Wednesday, 27 November 2013

Mothers and Daughters and Lace

My paintings for the BP Travel Award are inspired by the many portraits of women from the early 17th century as painted by Larkin, Gheeraerts and Verspronck and many others. They painted wealthy upper class women. Although their wealth gave us the opportunity to see their faces and their dress, they were women who must have shared many things with modern-day women: they were mothers, daughters, wives and grandmothers. They loved fashion and beautiful things or perhaps not so much. They had to battle the challenges from life as a wife or a mother and a head of a household.They were hugely restricted in their freedom but no doubt found ways to exercise some power over their own lives. They were painted in elaborate clothes, often richly decorated with lace. The lace would have been made by many more women of whom we do not have portraits. They were invisible women who were also mothers, wives and daughters. The incredible refinement and beauty in the lace is something we cannot reproduce nowadays and will one day be lost forever, when the lace has disintegrated into dust. All we then have are the paintings of it.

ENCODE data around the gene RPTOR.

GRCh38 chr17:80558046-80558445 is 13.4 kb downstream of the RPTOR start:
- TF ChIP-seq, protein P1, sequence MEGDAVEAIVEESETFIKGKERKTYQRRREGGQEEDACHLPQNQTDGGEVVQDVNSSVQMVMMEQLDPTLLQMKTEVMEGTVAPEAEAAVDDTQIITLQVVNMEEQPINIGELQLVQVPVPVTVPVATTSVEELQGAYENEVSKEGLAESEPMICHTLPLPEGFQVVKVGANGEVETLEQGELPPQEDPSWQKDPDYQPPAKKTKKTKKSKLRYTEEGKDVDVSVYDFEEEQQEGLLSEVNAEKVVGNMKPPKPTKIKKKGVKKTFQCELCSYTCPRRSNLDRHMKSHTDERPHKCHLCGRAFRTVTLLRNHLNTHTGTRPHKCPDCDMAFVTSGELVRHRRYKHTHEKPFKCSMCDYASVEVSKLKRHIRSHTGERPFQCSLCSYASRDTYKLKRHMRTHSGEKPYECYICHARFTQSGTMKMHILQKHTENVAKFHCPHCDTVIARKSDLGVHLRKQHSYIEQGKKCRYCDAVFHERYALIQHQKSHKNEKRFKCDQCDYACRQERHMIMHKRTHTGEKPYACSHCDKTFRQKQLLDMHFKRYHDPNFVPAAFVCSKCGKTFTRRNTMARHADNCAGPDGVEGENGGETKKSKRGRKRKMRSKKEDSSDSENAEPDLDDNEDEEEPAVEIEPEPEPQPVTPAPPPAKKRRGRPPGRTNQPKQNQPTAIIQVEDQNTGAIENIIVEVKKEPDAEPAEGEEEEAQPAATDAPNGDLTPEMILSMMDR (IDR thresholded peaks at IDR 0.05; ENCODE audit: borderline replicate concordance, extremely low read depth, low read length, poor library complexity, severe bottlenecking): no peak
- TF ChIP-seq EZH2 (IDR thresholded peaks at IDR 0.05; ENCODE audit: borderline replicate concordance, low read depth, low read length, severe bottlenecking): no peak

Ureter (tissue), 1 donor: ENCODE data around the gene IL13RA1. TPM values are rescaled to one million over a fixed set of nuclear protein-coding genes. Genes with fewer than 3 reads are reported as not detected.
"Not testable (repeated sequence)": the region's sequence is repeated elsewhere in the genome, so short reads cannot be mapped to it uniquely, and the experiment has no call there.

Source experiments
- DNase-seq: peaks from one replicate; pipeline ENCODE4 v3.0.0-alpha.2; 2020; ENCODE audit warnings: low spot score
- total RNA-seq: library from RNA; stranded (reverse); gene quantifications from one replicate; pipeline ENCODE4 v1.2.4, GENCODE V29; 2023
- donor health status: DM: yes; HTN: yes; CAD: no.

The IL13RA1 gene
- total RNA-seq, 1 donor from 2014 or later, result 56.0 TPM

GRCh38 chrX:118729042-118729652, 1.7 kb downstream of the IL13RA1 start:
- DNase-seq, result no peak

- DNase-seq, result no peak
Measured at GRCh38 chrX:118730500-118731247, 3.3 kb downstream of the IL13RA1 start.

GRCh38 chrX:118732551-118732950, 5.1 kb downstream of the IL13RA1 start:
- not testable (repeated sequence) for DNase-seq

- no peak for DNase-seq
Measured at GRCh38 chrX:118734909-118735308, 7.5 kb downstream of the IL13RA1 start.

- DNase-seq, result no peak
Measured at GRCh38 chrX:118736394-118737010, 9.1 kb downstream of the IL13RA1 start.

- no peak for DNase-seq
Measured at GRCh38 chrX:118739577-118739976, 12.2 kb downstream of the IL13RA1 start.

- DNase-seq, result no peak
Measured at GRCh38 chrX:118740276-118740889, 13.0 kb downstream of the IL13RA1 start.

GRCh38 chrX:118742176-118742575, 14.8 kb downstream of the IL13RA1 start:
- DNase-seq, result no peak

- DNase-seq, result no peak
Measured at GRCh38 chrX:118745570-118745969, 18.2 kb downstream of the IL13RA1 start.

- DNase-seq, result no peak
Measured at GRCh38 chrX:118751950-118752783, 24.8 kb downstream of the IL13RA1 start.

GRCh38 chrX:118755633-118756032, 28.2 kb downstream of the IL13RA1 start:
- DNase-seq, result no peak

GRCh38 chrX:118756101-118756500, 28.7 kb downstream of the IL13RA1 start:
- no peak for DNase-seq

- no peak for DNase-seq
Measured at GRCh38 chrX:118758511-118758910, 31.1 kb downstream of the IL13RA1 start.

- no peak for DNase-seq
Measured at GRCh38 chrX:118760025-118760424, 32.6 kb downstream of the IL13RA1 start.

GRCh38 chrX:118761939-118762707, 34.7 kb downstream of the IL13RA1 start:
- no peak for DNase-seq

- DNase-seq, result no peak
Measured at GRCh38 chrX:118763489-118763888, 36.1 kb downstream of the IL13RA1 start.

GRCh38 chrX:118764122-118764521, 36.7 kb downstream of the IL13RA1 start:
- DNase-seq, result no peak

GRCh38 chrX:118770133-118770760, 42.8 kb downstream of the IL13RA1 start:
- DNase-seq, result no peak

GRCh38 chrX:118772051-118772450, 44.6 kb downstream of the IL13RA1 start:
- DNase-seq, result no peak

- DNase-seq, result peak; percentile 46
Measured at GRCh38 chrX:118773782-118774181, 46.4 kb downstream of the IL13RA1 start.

(from my upcoming catalogue)

William Larkin, Lady Mary Radclyffe, 1610-13
Denver Art Museum

Lace detail of one of my portraits, around 5 inches wide.
Oil on linen.

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